An AutoCAD LT user echoed this frustration, asking in mid-2020 in the software’s community forum why voice-command wasn’t a feature on the CAD program.
“Voice command could result in titanic time savings. Consider the chains of actions that could be bypassed by a single voice command,” the user wrote. “Just stating a sketch sometimes requires moving your cursor to change from the manufacturing environment to design.
Why not just double mouse click and say ‘concentric circle’ or whatever your first sketch move is to be?”
Answers varied, several suggesting the user learn keyboard shortcuts and write macros to speed drafting time. Some point out the time spent voicing the words “concentric circle” could quickly be spent hitting a key for a macro to make the circle.
Others suggested training already available commercial voice-recognition technology to open the macros.
“Voice commands regarding drafting are just not practical,” one community member responded. “The only way I see voice commands being used is ‘Alexa, make a PDF and send this drawing to Gavin with subject: project voice.’”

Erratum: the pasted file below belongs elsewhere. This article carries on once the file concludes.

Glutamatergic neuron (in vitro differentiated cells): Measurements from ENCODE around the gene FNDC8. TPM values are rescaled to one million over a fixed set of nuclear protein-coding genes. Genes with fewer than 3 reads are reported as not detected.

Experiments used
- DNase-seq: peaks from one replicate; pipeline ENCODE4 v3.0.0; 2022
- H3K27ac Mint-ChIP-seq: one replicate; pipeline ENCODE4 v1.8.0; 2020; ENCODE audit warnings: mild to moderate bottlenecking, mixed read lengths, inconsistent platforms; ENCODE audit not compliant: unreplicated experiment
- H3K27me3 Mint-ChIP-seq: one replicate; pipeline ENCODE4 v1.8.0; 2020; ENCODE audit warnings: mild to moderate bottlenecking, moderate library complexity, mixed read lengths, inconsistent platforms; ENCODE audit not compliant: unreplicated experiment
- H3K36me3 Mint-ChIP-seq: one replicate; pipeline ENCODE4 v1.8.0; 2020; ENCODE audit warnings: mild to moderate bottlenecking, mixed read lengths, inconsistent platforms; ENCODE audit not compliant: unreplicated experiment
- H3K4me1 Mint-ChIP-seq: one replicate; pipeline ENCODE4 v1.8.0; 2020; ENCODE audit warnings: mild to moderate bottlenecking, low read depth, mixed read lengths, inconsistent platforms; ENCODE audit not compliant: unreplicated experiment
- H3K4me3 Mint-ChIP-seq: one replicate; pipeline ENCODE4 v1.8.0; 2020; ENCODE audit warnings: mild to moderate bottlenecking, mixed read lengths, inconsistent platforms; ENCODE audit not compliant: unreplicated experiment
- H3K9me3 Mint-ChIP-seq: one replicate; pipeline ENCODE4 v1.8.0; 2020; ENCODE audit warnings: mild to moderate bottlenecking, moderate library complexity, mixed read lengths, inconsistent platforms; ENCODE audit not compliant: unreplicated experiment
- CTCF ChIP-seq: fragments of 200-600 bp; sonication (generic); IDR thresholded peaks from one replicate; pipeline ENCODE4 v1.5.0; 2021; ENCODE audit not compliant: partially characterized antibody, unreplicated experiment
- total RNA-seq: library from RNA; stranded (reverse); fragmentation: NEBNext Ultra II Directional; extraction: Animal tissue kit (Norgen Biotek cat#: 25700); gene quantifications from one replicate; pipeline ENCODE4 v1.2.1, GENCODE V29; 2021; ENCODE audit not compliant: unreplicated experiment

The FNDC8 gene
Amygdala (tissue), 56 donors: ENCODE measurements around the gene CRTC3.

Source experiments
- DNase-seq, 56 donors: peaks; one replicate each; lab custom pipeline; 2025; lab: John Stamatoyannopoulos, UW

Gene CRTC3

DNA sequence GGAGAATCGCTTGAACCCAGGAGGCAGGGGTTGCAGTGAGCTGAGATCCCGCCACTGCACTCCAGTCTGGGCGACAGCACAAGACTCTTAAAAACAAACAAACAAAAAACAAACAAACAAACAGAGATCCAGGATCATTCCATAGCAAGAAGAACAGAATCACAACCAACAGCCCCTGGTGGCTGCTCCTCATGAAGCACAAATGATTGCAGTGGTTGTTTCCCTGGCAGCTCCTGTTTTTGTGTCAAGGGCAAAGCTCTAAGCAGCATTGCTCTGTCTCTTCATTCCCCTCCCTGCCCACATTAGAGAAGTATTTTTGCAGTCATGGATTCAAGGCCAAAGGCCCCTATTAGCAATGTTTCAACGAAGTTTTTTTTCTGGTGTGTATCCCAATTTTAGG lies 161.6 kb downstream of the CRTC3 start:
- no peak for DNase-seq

Moving beyond today’s speech recognition systems isn’t yet practical, but would be necessary for CAD’s complexity, says Natalie Hutchins, an engineer and writer at IndiaCAD, which provides outsourcing services.
Hutchins created a table that compared the features of the voice-recognition programs from Nuance, Microsoft, and Google. None of the three could interpret spoken words in the correct context with complete accuracy, she found.
Not too long ago—though a lifetime ago by technology standards, so about 30 years—the mouse and the graphical display were huge engineering design breakthroughs. CAD came along at the same time as computer graphics programs. Both technologies allowed shapes to be depicted on the computer screen that had been dominated until then by blinking letters and numbers.